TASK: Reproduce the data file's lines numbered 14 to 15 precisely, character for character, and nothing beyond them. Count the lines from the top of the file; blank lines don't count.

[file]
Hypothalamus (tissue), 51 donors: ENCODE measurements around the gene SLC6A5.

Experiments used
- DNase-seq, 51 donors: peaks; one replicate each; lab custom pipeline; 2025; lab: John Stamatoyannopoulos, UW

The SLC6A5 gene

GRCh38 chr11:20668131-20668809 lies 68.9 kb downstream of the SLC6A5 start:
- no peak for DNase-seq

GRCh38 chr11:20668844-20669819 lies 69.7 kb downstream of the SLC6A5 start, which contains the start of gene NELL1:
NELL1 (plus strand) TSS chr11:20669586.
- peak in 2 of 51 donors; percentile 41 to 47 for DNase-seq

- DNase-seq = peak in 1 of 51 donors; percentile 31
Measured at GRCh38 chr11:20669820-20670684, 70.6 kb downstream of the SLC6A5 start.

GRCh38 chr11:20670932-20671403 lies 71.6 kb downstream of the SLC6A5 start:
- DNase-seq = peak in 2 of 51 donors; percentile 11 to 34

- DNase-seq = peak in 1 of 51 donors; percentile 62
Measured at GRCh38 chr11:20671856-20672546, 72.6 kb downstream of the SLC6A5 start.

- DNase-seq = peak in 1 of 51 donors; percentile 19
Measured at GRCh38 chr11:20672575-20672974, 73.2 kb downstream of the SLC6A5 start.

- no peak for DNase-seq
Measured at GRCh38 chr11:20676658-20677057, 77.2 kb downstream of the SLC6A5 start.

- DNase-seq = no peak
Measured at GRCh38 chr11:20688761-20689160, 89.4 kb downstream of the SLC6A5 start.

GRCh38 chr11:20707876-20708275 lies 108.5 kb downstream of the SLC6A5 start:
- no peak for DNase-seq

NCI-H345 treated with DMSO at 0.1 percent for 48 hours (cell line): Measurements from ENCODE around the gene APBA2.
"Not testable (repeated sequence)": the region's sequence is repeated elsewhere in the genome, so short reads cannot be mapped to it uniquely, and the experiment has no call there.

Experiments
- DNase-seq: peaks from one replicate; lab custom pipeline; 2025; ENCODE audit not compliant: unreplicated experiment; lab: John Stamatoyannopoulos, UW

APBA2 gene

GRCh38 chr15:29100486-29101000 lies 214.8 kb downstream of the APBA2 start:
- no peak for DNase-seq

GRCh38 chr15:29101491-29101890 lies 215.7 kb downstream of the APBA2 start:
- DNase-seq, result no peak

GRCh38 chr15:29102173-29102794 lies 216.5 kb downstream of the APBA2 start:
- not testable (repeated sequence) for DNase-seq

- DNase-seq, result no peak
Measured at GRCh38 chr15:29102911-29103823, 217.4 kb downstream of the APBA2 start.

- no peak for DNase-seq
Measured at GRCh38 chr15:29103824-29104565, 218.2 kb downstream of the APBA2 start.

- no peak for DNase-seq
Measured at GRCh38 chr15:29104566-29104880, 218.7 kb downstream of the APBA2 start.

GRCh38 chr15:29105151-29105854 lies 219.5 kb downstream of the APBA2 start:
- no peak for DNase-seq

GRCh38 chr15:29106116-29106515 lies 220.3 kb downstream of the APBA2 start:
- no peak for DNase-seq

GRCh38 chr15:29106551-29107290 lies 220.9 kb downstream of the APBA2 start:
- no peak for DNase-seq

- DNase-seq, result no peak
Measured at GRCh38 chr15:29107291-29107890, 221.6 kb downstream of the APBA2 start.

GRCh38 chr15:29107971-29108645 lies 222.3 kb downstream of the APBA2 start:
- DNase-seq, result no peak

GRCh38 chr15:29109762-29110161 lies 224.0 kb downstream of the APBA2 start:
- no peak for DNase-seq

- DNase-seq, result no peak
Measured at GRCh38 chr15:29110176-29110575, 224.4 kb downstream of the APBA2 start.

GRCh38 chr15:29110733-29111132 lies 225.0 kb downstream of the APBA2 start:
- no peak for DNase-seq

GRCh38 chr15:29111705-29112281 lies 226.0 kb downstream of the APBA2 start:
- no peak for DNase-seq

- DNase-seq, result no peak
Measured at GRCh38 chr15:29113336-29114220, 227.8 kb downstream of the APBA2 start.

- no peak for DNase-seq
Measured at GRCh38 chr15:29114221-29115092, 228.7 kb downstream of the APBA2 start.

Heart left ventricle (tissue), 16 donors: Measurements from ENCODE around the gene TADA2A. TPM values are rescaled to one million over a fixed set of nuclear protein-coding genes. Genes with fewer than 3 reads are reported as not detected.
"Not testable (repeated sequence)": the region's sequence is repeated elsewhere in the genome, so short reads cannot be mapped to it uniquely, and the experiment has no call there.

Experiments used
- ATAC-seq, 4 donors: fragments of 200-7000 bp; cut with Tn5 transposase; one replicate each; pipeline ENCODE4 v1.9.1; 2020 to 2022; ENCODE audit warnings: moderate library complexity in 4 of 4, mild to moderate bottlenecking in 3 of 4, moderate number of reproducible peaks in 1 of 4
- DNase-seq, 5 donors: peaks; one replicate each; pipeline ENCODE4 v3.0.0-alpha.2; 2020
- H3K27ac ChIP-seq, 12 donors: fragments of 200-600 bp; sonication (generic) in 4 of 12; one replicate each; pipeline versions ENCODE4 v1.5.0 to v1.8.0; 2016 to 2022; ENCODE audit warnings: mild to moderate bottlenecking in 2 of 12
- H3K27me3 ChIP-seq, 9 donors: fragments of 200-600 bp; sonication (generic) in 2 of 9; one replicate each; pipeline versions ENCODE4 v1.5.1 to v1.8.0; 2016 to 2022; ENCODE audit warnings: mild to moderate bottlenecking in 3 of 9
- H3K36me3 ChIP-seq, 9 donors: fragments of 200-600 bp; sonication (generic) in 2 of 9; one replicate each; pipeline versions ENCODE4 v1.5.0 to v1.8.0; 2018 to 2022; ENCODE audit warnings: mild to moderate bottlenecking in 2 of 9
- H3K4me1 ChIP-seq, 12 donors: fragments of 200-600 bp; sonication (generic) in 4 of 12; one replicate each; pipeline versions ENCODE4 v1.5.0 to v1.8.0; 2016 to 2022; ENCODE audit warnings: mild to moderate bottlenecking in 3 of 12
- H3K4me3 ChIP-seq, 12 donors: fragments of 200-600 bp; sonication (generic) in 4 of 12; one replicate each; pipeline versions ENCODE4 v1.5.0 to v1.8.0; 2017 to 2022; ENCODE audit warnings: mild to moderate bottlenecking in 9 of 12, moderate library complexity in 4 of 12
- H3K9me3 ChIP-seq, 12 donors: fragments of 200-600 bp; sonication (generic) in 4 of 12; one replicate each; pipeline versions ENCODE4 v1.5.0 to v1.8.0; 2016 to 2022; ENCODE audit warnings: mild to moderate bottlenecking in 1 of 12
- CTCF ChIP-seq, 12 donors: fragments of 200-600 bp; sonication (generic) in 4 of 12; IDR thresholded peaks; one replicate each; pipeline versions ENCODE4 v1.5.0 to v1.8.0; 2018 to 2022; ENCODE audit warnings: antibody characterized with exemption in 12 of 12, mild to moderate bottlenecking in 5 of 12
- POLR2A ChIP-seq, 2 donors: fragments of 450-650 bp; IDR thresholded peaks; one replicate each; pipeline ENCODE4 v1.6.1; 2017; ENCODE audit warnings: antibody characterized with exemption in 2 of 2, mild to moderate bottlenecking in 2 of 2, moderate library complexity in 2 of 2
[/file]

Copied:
- DNase-seq = peak in 1 of 51 donors; percentile 62
Measured at GRCh38 chr11:20671856-20672546, 72.6 kb downstream of the SLC6A5 start.